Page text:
Years ago, I found myself working a 9-5. It was in a field that I enjoyed, but I hated being tied to a desk all day. I had about 4 really productive hours; the other hours of the day I’d just watch the clock slowly tick away – counting down the hours until I could get out of there.

I couldn’t see myself spending the majority of my life this way. I dreamt of the day where I could set my own hours. I despised being confined to someone else’s schedule. I craved freedom and autonomy.

Some years passed. I moved across the country. I changed career fields. And before long, I had what I dreamed of – I was working remotely by creating content for a nutrition blog.

It was everything I wanted. I loved what I was doing. I set my own schedule. I didn’t have to ask off for time or worry about taking vacations. I could work from anywhere. And I was infinitely more productive than I was at my last job in half the time.

But yet…

For all the freedom and flexibility working remotely allowed, there was a dark side. It was not all poolside projects, digital nomad-ness fun like Instagram might lead you to believe.

In fact, the first couple of years were difficult. Before long, I began to feel isolated. I had no co-workers to socialize with daily. I spent most of my time working from home – sitting in a chair, staring at a screen, occasionally making conversation with my cat.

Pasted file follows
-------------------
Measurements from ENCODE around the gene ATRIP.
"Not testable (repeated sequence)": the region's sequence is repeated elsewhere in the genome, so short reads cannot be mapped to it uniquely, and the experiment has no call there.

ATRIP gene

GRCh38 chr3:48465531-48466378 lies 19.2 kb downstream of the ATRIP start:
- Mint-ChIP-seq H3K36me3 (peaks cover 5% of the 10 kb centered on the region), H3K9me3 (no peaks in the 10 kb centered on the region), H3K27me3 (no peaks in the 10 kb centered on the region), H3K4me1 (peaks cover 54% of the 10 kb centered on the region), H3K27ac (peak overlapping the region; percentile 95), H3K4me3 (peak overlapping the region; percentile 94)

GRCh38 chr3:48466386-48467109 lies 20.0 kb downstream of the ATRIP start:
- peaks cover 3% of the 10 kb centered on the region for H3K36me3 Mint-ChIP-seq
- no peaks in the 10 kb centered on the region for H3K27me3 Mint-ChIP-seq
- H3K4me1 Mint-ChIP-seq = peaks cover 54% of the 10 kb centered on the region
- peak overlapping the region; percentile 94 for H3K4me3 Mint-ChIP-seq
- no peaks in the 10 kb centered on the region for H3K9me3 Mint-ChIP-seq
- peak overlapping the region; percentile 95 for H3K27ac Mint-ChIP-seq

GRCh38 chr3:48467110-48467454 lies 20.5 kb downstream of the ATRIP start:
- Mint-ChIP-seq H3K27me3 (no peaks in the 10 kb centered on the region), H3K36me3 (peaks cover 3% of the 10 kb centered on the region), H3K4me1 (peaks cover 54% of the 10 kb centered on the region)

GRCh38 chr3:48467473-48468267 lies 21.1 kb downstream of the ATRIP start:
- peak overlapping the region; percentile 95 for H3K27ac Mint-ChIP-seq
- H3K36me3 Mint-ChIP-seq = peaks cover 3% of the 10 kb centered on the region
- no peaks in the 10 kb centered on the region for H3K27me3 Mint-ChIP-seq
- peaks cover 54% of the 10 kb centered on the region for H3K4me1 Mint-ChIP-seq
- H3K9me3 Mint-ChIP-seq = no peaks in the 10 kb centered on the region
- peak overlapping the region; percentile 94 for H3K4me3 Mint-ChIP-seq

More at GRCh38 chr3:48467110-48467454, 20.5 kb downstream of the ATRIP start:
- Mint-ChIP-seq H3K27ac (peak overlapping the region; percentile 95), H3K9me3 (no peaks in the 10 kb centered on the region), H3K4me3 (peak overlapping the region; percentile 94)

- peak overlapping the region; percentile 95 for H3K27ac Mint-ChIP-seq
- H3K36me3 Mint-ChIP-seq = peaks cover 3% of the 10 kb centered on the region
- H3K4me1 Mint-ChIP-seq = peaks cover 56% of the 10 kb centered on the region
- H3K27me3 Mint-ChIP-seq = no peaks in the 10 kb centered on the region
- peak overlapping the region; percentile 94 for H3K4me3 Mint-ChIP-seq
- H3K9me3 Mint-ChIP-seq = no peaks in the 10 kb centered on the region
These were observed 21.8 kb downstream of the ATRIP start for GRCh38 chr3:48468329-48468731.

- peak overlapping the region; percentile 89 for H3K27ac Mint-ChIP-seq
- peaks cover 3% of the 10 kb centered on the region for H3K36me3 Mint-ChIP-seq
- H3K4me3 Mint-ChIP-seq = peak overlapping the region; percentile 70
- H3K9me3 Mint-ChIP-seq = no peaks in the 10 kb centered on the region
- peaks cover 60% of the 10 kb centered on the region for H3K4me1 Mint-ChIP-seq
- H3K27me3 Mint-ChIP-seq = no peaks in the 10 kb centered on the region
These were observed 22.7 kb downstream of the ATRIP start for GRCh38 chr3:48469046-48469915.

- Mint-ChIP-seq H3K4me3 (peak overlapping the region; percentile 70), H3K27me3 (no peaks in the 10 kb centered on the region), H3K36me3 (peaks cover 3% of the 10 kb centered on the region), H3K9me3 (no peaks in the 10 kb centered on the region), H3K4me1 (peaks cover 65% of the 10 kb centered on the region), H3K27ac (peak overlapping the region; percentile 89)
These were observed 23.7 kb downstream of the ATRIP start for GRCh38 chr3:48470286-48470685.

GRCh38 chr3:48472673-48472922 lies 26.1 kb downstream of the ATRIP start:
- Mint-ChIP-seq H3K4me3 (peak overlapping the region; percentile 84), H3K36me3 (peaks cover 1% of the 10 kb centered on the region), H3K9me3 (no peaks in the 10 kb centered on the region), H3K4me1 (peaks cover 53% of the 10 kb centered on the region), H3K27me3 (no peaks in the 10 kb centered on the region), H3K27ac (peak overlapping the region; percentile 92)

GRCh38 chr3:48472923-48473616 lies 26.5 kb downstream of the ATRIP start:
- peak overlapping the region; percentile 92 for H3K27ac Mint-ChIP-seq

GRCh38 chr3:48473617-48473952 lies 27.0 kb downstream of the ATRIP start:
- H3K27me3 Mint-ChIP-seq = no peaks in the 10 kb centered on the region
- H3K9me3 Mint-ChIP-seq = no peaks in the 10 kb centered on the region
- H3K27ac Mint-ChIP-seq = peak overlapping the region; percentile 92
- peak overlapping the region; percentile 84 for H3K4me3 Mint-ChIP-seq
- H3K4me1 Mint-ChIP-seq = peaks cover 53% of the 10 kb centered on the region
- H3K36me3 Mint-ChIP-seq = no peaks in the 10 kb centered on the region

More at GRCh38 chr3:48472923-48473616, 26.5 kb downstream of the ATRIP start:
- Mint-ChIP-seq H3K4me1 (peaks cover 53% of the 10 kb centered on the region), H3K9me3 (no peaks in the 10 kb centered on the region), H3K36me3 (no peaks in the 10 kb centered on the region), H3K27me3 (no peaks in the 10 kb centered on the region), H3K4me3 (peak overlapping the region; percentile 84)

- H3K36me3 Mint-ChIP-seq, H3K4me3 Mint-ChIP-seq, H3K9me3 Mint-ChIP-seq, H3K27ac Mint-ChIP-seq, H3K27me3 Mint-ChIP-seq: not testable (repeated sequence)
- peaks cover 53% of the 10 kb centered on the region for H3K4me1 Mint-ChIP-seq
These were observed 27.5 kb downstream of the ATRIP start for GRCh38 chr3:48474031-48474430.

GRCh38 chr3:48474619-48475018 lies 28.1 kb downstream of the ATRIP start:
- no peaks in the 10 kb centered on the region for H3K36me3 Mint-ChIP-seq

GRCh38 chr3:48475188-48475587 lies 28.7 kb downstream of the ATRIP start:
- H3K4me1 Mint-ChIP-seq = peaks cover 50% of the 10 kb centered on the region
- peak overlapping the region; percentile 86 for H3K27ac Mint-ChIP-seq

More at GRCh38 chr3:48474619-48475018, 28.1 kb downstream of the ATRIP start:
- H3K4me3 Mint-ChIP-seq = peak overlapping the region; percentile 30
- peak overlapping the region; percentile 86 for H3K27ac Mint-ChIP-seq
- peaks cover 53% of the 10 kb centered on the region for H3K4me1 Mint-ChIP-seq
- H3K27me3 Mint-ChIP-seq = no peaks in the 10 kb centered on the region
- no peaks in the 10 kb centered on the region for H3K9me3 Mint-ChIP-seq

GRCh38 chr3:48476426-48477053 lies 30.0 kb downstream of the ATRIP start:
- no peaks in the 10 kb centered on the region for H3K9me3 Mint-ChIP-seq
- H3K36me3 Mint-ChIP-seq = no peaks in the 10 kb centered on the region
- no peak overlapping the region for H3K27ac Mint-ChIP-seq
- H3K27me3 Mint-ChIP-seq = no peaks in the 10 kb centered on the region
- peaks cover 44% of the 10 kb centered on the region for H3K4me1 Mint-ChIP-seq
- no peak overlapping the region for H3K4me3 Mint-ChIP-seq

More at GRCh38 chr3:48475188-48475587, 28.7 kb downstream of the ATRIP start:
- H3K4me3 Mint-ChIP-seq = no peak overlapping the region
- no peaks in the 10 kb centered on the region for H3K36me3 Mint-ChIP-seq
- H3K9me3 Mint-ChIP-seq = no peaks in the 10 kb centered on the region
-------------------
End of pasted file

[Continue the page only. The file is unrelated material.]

And I almost had too much freedom. I had no real routine. I felt out of sorts. Ungrounded. Disconnected.

I slipped into a bit of a depression…but I was infinitely too embarrassed to tell anyone. This is everything I wanted. I literally wished for it. People would tell me they wished they could do what I was doing. And now, I was complaining?

But people started to notice. And eventually, my boss asked if I was ok.

I wasn’t. I mustered up the courage to tell him I was struggling. It was hard to admit, but he assured me that it was OK – common, in fact.

I let out a sigh of relief.

We talked about ways I could combat this. He encouraged me to set up a routine that would get me out of the house and around people. 

So I did. Three days a week, I would work from a coffee shop about a mile from my house. I expected myself to be there by 9 AM, and I would get there by walking.

The first few times, I was annoyed. A mile walk is about 20 minutes. It felt like a waste of precious time. I could save those 20 minutes by driving my car and put that towards my work. And, living in Portland, the weather isn’t always the best for enjoying a stroll. 

But I stuck with it.  

Before long, I started to crave my morning walks – even in that famous Pacific Northwest drizzle. I loved passing people on the street. I loved disconnecting from my computer screen and getting fresh air in my lungs. And I noticed that 20-minute walk made me feel more focused when I finally sat down to work. (Science agrees.)

I started to feel more like myself. The morning walk felt like a ritual – a routine. It helped to center me. It helped me get out of my head and connect to my body.

Now, my walks have gotten longer. I take them more frequently. I’ve scheduled in blocks of time to connect with my body later in the evening by stretching (using an app like MoveWell or Yoga with Adriene has really helped.) 

I also proactively schedule in social time with friends via work dates, coffee meet-ups, or quick walks together, so I have the socialization I was so desperately missing.

Three and a half years later, I have figured out a routine that works for me. Taking time to do these activities during my day has decreased the amount of time I spend actually working, but has definitely made me a more productive *and happier* human.